What are the Odds of Having a Gene Mutation?

We all know that cancer is, unfortunately, a very common disease. You may have also noticed that certain types, like breast or colon cancer, are more common in some families than others. Some of this family clustering is caused by various hereditary cancer syndromes that are caused by gene mutations that can be found with genetic testing. We know that individuals and families with hereditary cancer syndromes are much more likely to develop certain kinds of cancer than those without.

So…how common are these hereditary cancer syndromes, and how likely is it that you or your family could have one? Well, that depends on which syndrome we’re talking about. The best known, and one of the most common, causes of hereditary cancer are mutations in the BRCA1 and BRCA2 genes that cause hereditary breast and ovarian cancer (HBOC) - thanks, Angelina Jolie, for raising awareness about this! (Visit our Mutation Carriers page for more information on the cancer risks for men and women with HBOC). While around 1 out of every 8 women (or 12%) will develop breast cancer at some point in their lives, only around 1 out of 400-800 people (less than 1%) has HBOC.  The exception is in the Ashkenazi Jewish population where this number is closer to 1 in 40(2.5%). Only about 10% of all breast cancer is hereditary, but it is important to know about hereditary cancer syndromes, especially if breast cancer seems to be running in your family- especially at younger ages or if you have any male relatives with breast cancer.

When you hear that 1/400-800 number, do you think HBOC is “common”? In the genetics world, we deal with a lot of really rare diseases, like 1 in 10,000-100,000 rare, so these hereditary cancer syndromes seem common to most of us. I know many of the patients I saw with hereditary cancer felt very differently about these numbers. Some felt extremely unlucky that they and their family were in the <1% of people affected by hereditary cancer. I had a handful of patients who commented that they felt they should go out and buy a lottery ticket because if something as rare as a hereditary cancer syndrome could happen to them, then maybe they could beat the odds and win the lottery too. Whether you work with hereditary cancer every day and think it is fairly common, or this is the first time you’ve heard of it and feel that it is super rare, finding out that you or someone in your family has a hereditary cancer syndrome can change what you know about your risk to develop cancer. On a more helpful note, finding out that you have hereditary cancer in your family can help affected relatives start screening earlier or possibly consider preventative surgery in the hope of preventing cancer or at least catching it early.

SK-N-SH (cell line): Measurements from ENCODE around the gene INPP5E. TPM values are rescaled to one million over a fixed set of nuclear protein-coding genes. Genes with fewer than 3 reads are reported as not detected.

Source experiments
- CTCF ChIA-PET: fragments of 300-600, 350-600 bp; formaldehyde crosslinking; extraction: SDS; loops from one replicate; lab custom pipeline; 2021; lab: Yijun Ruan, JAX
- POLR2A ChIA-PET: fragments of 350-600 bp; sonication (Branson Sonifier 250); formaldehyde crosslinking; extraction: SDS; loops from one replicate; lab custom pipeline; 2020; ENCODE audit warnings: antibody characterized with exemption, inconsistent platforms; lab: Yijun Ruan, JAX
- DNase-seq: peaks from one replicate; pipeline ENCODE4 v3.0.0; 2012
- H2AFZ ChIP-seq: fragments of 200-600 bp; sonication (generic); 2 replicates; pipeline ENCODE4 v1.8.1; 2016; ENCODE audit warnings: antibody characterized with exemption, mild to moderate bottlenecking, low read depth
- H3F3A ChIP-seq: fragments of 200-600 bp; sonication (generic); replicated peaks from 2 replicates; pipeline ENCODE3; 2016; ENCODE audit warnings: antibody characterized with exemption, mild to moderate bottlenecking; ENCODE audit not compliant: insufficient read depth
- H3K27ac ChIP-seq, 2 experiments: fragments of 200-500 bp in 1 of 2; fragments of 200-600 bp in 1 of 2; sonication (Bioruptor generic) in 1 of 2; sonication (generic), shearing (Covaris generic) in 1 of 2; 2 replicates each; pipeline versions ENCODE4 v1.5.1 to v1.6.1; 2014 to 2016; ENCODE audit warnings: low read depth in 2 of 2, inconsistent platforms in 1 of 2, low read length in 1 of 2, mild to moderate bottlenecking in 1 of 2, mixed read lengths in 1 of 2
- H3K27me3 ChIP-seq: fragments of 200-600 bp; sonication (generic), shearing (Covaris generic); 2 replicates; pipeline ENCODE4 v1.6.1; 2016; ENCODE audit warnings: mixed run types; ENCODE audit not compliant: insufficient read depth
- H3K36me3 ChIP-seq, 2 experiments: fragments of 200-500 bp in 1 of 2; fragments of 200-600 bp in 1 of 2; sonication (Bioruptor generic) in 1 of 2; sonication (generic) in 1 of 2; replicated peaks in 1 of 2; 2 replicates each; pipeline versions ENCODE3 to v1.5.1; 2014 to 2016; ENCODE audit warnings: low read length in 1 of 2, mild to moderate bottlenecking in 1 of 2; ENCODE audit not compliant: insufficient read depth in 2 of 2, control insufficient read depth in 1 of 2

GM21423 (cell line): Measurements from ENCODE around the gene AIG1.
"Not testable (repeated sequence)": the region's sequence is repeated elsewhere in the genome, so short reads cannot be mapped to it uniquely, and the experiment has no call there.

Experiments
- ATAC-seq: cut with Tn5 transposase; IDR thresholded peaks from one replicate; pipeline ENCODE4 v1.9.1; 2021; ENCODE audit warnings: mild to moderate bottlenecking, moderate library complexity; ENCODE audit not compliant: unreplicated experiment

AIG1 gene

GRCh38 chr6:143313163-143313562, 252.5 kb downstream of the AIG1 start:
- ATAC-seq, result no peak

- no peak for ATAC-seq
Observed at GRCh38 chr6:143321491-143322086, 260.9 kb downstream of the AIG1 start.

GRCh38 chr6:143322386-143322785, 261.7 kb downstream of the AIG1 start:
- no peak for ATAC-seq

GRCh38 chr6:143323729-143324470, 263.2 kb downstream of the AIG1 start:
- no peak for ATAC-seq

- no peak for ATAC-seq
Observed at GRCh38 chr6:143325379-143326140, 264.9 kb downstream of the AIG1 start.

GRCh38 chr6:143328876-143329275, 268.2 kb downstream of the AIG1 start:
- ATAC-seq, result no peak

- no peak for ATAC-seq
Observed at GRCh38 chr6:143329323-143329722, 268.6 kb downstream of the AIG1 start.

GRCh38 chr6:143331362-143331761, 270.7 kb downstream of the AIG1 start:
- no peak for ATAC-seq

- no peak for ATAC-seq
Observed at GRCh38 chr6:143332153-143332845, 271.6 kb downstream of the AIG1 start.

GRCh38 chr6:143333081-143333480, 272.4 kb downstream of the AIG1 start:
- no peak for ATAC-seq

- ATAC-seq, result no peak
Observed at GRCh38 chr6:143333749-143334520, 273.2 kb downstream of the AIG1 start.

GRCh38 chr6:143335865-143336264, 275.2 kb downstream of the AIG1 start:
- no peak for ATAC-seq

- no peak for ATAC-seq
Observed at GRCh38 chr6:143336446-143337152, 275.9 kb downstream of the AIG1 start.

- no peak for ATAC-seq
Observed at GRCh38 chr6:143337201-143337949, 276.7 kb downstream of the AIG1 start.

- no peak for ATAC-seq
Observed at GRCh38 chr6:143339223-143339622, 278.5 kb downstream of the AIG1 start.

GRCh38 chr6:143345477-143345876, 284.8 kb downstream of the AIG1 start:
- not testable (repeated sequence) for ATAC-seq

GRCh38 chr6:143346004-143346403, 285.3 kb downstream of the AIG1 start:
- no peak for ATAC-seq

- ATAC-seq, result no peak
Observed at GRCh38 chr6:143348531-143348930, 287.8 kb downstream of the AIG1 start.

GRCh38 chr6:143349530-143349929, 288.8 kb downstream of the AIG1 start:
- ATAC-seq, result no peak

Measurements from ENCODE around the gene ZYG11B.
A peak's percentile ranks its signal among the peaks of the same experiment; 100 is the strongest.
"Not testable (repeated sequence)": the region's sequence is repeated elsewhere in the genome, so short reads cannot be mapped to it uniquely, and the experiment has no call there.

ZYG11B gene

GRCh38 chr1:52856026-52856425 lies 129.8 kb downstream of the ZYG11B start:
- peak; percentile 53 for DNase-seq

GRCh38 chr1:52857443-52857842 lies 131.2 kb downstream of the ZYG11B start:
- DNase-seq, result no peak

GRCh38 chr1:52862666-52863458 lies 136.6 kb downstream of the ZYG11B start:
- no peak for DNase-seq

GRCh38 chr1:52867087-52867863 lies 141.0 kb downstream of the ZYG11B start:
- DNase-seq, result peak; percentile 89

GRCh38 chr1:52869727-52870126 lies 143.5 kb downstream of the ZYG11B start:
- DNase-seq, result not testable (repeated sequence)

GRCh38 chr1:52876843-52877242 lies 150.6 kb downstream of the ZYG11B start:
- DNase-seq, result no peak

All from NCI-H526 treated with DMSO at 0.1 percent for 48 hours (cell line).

Now that we’ve covered the general population chance to have one of these genetic mutations, let’s switch gears and talk about how the likelihood to have a mutation changes once someone in your family tests positive. Most hereditary cancer syndromes are inherited in an “autosomal dominant” fashion. That bit of fancy genetics jargon just means that people who carry a mutation have a 50% chance (1/2) to pass it on each time they have a child, regardless of their gender or the child’s. This also means that, if one of your parents has a mutation, then you would have a 50% chance to inherit it from them. If you have a grandparent, aunt, or uncle who tests positive (aka a 2nd degree relative), then you would have a 25% (1/4) chance to also carry the mutation. If the mutation is found in a 3rd degree relative (a first cousin, great aunt/uncle, etc.), then you would have a 12.5% (1/8) chance to carry that mutation. Even when a fairly distant family member is found to have a mutation, your chances to also carry that mutation jump up drastically from the <1% population incidence, so these hereditary cancer syndromes can feel a lot more “real” once someone in your family tests positive for a gene mutation. It is important to share the news of a mutation in the family with as many relatives as possible so that everyone can be well informed of their possible cancer risk and have the opportunity to meet with a genetic counselor or other trained healthcare professional to discuss genetic testing for themselves.

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The information, including but not limited to, text, graphics, images and other material contained on this blog are for informational purposes only. The purpose of this blog is to promote broad understanding and knowledge of various health topics. It is not intended to be a substitute for professional medical advice, diagnosis or treatment. Always seek the advice of your physician or other qualified health care provider with any questions you may have regarding a medical condition or treatment and before undertaking a new health care regimen, and never disregard professional medical advice or delay in seeking it because of something you have read on this blog. Ambry Genetics Corporation does not recommend or endorse any specific tests, physicians, products, procedures, opinions or other information that may be mentioned on this blog. Reliance on any information appearing on this blog is solely at your own risk.